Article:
By using machine learning to personalize users’ Shopping homepages, Google is effectively replicating the Instagram experience. In fact, they’re improving the Instagram experience. Google can use the data it collects not only to show users the brands and products they want to see, but also to predict the brands and products users may want to see. We’re no longer talking about a channel designed to simply capture commercial intent; we’re talking about a channel designed to inspire commercial intent. (Conor Bond, Wordstream, June 11 2019)
Ready to start selling on Google? Contact Cote Media today! We can configure your merchant services account with Google to begin promoting your products immediately online.
Google Shopping gets a tough rap among many designers and advertisers. Some find the platform perplexing and challenging to navigate.
There's good reason advertisers balk on Google Shopping campaigns. Unlike traditional Google advertising campaigns, keywords are driven from the products themselves. Rather than entering your target keywords into the Google Ads platform, advertisers must make sure these keywords are in the original product listing.
That's why it's important to partner with an e-commerce developer like Cote Media who understands all the nuances of online shopping from the get-go. This type of work can be streamlined well in advance of a website's launch. Streamlining this work vastly reduces production time and costs, as well as headaches when the store inevitably wants to start advertising on Google.
Believe it or not, these keywords are best written and crafted before you ever upload any products to Shopify or your e-commerce channel. Where do you do this? The best time and place to craft your keywords is in Excel or Google Sheets in the original product spreadsheet before you ever upload it to Shopify.
Why create these keywords in the original product spreadsheet? By creating these keywords in the original product spreadsheet, you greatly reduce production time. You can quickly add these keywords line by line in one spreadsheet.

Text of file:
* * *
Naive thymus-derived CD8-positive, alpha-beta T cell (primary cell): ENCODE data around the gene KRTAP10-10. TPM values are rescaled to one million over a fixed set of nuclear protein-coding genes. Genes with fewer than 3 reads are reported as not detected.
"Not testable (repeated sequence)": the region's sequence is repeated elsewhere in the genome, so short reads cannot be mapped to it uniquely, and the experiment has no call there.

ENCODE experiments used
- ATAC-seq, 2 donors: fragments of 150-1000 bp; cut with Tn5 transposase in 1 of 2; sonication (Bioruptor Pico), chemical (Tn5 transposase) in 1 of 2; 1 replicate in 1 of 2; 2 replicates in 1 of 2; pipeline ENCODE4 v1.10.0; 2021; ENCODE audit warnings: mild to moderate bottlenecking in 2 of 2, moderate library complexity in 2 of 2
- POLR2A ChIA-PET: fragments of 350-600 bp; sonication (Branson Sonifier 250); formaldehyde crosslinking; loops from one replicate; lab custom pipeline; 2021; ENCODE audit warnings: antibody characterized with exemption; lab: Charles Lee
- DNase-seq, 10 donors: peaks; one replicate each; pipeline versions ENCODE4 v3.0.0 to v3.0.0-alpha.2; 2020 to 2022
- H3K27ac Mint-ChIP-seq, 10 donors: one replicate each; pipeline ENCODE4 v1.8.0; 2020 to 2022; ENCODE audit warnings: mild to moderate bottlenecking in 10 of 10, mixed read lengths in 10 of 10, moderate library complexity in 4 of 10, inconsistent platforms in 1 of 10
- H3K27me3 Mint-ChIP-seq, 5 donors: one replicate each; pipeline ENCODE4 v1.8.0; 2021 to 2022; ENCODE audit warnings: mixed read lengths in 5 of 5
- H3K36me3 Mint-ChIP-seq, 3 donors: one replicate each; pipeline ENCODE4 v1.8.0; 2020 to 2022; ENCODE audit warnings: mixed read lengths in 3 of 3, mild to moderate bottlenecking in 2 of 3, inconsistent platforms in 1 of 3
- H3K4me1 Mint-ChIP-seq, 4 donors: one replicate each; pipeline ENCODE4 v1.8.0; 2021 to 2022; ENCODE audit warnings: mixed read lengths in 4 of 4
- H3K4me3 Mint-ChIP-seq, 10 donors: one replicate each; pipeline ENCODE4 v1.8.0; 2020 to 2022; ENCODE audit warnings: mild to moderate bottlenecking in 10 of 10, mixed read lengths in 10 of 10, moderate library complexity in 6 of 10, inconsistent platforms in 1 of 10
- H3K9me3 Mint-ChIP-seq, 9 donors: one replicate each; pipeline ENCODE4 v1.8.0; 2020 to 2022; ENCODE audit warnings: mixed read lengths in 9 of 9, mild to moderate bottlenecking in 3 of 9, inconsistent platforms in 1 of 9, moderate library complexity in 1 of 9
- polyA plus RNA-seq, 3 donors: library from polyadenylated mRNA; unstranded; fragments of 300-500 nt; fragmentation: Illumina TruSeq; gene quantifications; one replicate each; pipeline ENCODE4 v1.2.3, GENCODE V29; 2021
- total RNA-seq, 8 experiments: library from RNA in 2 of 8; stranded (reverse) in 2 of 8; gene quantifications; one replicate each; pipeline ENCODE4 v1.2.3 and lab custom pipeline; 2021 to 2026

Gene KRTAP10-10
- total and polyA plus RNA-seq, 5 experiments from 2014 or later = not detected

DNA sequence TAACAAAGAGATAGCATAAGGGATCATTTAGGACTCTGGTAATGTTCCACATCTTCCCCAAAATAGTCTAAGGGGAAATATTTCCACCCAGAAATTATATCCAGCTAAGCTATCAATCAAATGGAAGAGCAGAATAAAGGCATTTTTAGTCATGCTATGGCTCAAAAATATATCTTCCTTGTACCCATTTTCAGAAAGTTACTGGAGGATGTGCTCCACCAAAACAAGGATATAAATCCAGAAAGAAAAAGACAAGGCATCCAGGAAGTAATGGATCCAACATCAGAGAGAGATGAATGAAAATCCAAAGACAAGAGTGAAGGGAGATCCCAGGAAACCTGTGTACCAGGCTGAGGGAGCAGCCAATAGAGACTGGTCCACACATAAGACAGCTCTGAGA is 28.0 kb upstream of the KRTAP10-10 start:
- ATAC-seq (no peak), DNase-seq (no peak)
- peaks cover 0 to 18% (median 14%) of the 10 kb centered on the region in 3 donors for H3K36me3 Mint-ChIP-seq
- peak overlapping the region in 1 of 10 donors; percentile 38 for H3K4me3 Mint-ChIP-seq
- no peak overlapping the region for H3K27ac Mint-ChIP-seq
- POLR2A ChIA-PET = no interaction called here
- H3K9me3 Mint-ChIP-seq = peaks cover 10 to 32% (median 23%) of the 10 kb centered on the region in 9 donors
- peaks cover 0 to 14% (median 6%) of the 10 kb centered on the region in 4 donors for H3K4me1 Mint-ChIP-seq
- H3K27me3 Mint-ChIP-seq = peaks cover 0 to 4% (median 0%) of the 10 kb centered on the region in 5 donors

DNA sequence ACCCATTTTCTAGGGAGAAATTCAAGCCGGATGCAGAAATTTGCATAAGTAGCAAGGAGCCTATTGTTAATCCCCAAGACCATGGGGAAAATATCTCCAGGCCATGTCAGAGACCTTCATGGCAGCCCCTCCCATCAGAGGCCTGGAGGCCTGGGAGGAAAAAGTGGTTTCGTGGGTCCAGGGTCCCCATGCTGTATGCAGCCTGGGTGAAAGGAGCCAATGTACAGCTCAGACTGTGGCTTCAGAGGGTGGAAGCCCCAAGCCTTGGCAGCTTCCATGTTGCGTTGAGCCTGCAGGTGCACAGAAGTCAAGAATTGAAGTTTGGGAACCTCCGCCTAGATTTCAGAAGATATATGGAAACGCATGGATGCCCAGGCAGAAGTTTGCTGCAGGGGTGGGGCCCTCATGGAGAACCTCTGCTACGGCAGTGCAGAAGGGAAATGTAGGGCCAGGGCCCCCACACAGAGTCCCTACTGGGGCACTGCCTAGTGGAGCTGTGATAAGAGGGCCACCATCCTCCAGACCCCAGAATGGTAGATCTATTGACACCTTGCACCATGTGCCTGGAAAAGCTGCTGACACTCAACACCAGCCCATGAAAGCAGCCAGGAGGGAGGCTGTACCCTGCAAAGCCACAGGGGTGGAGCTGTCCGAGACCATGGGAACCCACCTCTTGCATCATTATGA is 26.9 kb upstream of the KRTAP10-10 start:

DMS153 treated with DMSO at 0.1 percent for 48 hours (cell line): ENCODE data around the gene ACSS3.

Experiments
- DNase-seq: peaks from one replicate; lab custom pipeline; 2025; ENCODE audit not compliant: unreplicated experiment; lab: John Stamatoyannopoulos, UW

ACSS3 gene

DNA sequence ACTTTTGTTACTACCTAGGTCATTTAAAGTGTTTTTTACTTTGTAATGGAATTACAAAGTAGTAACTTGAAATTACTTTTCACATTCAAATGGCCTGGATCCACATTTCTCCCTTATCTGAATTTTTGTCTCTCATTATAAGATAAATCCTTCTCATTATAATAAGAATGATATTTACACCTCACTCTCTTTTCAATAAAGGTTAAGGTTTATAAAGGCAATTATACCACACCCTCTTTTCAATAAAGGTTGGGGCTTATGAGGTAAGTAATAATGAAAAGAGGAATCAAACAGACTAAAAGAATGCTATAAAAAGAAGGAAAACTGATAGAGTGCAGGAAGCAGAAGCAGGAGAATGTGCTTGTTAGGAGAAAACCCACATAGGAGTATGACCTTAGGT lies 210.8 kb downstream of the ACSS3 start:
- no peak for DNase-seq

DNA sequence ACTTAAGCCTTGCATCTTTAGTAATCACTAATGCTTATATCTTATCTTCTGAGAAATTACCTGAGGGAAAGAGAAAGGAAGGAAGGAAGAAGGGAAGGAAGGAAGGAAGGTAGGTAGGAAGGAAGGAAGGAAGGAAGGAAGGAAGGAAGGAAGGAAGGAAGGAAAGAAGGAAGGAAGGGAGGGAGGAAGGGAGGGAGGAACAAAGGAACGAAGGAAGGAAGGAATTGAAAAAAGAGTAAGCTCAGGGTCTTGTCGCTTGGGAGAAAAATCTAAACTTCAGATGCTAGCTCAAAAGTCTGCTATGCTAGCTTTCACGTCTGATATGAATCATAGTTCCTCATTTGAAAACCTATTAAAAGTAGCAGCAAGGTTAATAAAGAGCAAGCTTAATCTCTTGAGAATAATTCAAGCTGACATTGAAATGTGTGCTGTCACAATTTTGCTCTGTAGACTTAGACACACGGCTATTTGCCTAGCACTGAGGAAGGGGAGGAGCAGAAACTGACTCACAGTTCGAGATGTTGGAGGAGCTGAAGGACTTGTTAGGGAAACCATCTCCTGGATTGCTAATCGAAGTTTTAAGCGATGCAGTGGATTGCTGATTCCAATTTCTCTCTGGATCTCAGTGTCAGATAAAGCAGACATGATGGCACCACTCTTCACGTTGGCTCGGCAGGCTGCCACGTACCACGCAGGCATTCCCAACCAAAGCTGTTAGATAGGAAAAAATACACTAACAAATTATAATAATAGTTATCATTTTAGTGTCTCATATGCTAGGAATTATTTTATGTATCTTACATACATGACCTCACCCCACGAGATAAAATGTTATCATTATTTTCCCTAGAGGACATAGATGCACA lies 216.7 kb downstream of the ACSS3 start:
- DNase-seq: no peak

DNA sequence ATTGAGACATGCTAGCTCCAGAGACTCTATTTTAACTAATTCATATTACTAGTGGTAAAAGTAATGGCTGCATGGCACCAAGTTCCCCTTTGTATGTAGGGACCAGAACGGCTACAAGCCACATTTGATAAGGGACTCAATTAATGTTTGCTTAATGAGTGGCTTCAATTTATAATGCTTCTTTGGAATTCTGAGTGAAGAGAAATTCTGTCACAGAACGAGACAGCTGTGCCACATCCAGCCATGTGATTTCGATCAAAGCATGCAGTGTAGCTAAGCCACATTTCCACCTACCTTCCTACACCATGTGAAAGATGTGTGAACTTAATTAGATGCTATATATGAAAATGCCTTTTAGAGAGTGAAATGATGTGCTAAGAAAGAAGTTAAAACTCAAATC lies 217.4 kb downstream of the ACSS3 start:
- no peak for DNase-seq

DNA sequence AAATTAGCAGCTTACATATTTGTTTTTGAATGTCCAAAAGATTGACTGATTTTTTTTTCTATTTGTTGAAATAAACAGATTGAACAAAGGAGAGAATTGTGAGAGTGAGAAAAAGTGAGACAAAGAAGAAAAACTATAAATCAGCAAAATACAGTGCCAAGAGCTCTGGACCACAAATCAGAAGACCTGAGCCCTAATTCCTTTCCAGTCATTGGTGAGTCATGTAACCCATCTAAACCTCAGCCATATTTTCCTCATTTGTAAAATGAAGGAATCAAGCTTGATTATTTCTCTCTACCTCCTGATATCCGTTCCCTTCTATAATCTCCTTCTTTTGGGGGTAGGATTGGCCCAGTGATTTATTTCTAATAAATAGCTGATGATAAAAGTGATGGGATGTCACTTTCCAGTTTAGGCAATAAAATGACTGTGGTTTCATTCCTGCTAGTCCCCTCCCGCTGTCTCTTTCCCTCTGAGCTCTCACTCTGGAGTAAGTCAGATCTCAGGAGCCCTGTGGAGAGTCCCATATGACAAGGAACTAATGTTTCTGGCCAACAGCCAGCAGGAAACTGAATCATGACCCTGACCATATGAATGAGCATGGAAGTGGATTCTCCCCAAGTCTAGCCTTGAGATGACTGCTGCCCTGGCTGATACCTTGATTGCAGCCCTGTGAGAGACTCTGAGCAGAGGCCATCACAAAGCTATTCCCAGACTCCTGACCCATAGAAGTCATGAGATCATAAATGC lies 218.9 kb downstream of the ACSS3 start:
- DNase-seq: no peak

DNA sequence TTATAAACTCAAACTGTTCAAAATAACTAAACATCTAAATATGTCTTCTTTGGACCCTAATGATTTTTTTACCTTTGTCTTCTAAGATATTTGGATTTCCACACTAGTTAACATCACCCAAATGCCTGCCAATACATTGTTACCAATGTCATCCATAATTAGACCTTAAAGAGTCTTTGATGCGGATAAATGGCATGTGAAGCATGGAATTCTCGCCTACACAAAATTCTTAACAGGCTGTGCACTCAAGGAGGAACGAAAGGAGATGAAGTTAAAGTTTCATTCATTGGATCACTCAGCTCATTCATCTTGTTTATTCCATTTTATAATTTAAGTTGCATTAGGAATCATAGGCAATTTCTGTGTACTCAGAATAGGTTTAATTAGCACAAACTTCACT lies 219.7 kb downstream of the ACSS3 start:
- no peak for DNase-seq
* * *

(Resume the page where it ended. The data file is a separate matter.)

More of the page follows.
This also allows the developer to collaborate with the shop owner. Once the products are in Shopify, most shop owners do not want to meddle with keywords and other details. If you work on these keywords in Google Sheets BEFORE uploading them to Shopify, the client can edit the keywords themselves if they choose to do so.
In that instance, Google Shopping will default to your product title. But that might not be enough. If your product titles are insufficient or not what you seek for your Google Shopping goals, you will then have to edit the products using the bulk product editor.
You can still use the bulk product editor to add in these keywords in Shopify. However, it is far more efficient to have the keywords populated into the original product spreadsheet and upload them to Shopify.
The problem arises if you need to collaborate with the shop-owner on the keywords and the shop owner does not wish to use Shopify. In that case, designers must receive the information from the shop owner and reenter it into Shopify. By collaborating from the get-go with the client on the keywords in Excel or Google Sheets, the production time for a shop is greatly reduced.
These are the nuances of online Shopify set-up that only seasoned professionals like Cote Media can make you aware of. We learned these lessons through training and experience. We know how to build you an online shop in the most efficient manner from the get-go.
Google Shopping does not use traditional keywords for its campaigns. Instead, advertisers use negative keywords. What are negative keywords? These are words you do not want your ads to appear for in Google searches.
For example, in traditional Google Ad campaigns, you would put in a keyword like "Golf Clubs" if you want to be discovered for those terms. But in Google Shopping campaigns, you cannot do that. Those terms must be in the original product in Shopify. You can only add into Google a term you do not want to be discovered for in Google Shopping as a negative keyword.
Therefore, if you notice that you are appearing in searches for "Happy Gilmore" for your golf business, you can put the movie title as a negative keyword strategy. This allows you to prevent showing the ad to searchers who are not looking for your product.
On average, millennials now make 54% of purchases online.
According to a Statista report, ecommerce is expected to hit $4.5 trillion in sales by 2021. Driven largely by an increasing reliance on smartphones and other devices, ecommerce is more than thriving; its rise is forcing the closure of brick and mortar businesses.
Customers are growing more and more comfortable with online engagement. Simultaneously, they are finding it convenient to find products that appeal to their niche interests online. Once engaged, these customers enroll in loyalty or subscription programs to reap their discounts and rewards. They are then motivated and triggered by timely social media prompts that keep customers consistently engaged while producing trackable and actionable data.
Ecommerce competition is now at the starting gates, with rivals jockeying to position themselves for the anticipated huge ecommerce boom. It’s not too late to saddle up; in fact, now’s the time to start positioning your business.
While Amazon garners most of the media attention, small mom and pop ecommerce businesses have been quietly and stealthily cornering markets and hardening their valuations—some into the millions of dollars.